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Trump’s Nominees Think Life Tenure on the Federal Bench Should Be Handed Out Like a Participation Trophy

Matthew Spencer Petersen answers questions during a hearing of the Senate Judiciary Committee on Wednesday.
Matthew Spencer Petersen answers questions during a hearing of the Senate Judiciary Committee on Wednesday. C-SPAN

At a Wednesday Senate Judiciary Committee hearing, Republican Sen. John Kennedy asked Matthew Spencer Petersen a few basic legal questions. Petersen, whom Donald Trump has nominated to the powerful U.S. District Court for the District of Columbia, could not define a motion in limine or describe the Daubert standard. Kennedy’s quizzing went viral after Democratic Senator Sheldon Whitehouse, who also serves on the committee, shared it on Twitter.

Petersen drew widespread criticism for his legal ignorance, and rightly so—most second-year law students could easily identify the terms Kennedy tossed out. The best defense of Petersen is that he once held this knowledge but let it atrophy due to his current job duties: He has served on the Federal Election Commission since 2008, joining with his fellow conservative commissioners to consistently block enforcement of federal election law, particularly campaign finance restrictions. In this capacity, Petersen has not often had occasion to revisit the rules of evidence or civil procedure.

But as National Review’s David French points out, Petersen’s rustiness hardly absolves him; it merely reveals his arrogance. If Petersen had spent a single day preparing for Wednesday’s hearing, he probably could’ve knocked a majority of Kennedy’s questions out of the park. A quick review of law school study guides or bar prep material likely would’ve refreshed his memory. Petersen may not be experienced—he has spent only three years working on litigation—but he has good credentials. He graduated from the University of Virginia School of Law (a terrific school) and secured a job at the prestigious firm Wiley Rein. The problem isn’t just that he didn’t know what Kennedy was talking about. It’s that he didn’t care enough to read up on the law beforehand.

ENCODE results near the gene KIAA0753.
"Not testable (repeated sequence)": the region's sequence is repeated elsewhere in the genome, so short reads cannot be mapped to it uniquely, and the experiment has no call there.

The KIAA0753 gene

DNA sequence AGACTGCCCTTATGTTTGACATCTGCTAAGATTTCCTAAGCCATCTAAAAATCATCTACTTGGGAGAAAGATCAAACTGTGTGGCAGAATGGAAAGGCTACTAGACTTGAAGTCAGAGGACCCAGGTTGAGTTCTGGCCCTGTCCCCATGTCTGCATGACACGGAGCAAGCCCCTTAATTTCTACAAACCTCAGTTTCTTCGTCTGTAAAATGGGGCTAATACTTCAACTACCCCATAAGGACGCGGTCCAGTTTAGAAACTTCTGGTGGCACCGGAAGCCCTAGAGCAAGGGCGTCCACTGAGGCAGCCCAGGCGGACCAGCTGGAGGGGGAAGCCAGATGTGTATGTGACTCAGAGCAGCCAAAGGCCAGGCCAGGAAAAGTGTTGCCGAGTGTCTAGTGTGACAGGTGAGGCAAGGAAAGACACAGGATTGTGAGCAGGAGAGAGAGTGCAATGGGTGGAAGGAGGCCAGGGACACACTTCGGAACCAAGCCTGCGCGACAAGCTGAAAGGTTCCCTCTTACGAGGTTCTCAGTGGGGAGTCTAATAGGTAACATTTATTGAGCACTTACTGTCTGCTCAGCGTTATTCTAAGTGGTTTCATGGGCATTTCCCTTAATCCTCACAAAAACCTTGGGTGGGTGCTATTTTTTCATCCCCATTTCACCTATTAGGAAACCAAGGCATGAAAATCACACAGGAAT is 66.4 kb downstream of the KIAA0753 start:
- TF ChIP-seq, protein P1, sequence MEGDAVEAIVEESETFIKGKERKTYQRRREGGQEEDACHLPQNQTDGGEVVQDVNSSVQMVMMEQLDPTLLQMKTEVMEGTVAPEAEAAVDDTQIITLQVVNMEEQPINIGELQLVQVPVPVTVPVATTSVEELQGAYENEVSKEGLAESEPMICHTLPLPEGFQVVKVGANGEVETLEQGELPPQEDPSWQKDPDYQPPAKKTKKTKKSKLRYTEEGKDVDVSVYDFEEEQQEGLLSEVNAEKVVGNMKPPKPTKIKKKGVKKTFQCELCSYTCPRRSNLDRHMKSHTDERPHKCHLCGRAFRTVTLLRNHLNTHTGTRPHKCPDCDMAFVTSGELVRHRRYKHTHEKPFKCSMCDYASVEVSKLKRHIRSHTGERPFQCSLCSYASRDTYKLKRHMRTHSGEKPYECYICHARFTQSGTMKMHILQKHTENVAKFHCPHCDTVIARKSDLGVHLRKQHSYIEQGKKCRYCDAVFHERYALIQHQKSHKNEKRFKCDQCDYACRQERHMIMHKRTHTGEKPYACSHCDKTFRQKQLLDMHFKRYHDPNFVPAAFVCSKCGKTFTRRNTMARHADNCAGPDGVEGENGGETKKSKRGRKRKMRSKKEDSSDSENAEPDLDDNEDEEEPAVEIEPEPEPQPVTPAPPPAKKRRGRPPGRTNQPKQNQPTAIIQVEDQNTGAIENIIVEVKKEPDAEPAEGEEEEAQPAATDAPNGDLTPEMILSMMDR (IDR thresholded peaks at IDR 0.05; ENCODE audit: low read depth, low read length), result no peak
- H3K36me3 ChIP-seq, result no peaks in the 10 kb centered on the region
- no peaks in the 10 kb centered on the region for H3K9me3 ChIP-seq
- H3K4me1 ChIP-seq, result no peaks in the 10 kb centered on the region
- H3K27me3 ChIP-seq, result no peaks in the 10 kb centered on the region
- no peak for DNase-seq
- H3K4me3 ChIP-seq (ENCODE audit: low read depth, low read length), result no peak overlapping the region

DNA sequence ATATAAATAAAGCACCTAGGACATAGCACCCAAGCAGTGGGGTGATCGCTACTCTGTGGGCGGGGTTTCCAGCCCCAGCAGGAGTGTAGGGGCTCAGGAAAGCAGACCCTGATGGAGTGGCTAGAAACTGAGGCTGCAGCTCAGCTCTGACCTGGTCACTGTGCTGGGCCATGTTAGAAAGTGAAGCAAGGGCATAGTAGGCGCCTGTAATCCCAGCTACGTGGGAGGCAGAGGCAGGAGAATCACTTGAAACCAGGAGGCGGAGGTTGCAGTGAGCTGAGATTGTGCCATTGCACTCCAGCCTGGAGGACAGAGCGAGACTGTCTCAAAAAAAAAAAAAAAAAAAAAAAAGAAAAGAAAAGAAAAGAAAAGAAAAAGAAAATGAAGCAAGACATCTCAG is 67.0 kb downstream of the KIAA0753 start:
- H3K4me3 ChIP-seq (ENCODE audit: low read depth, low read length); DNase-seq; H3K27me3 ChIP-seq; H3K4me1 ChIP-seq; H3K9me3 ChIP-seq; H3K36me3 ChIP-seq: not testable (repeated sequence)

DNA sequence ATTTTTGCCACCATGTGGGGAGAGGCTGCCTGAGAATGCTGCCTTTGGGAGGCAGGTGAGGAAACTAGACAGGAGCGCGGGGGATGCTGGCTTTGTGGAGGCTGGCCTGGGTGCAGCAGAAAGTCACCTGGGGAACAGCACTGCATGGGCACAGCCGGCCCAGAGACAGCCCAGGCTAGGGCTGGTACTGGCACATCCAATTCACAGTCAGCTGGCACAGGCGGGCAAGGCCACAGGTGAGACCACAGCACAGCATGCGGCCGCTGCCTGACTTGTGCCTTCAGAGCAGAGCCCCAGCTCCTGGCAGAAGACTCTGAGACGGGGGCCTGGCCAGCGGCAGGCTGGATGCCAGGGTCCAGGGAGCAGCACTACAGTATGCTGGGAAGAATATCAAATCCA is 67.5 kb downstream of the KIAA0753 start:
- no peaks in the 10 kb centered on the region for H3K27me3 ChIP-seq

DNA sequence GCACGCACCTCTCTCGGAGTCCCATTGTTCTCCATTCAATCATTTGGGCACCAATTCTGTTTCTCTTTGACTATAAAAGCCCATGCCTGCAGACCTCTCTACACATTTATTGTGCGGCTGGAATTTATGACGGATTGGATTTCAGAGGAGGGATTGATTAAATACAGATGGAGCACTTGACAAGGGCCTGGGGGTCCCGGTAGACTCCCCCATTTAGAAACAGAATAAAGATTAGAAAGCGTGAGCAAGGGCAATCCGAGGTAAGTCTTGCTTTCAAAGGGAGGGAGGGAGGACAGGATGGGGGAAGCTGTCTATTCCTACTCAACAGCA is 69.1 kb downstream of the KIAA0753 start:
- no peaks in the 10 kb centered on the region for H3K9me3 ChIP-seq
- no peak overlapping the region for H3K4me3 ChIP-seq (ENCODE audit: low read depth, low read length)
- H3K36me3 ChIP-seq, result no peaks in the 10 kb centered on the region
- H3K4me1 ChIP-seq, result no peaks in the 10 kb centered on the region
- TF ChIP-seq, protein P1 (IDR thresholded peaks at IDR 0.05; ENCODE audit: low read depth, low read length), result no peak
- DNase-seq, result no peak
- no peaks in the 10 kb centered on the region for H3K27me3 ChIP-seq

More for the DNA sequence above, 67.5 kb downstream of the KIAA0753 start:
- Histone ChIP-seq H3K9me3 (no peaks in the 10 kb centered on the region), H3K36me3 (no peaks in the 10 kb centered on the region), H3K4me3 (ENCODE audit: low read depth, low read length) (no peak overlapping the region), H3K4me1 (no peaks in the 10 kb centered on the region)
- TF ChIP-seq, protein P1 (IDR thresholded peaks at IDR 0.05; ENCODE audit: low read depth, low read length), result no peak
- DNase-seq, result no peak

Petersen, it seems, operated under the presumption that a Republican-controlled committee would throw him softballs and rubber stamp his nomination. Kennedy helped sink the nomination of judicial nominee Brett Talley in large part because he showed a similar imperiousness, failing to disclose controversial writings and a conflict of interest to the committee and assuming he could get away with it. He did not, thanks to Kennedy. And as Wednesday’s hearing showed, the senator is now screening Trump’s nominees to ensure they take the process seriously, reportedly to the chagrin of other Republicans.

Lifetime tenure in the federal judiciary should not be handed out like a participation trophy. Thanks to Kennedy—one of just a few Republican senators who cares that the Trump administration is funneling unqualified and unprepared individuals onto the bench for life—it won’t be. The senator’s grilling of Petersen was yet another warning to the White House that he won’t humiliate himself by green-lighting nominees who don’t even pretend to respect the process.

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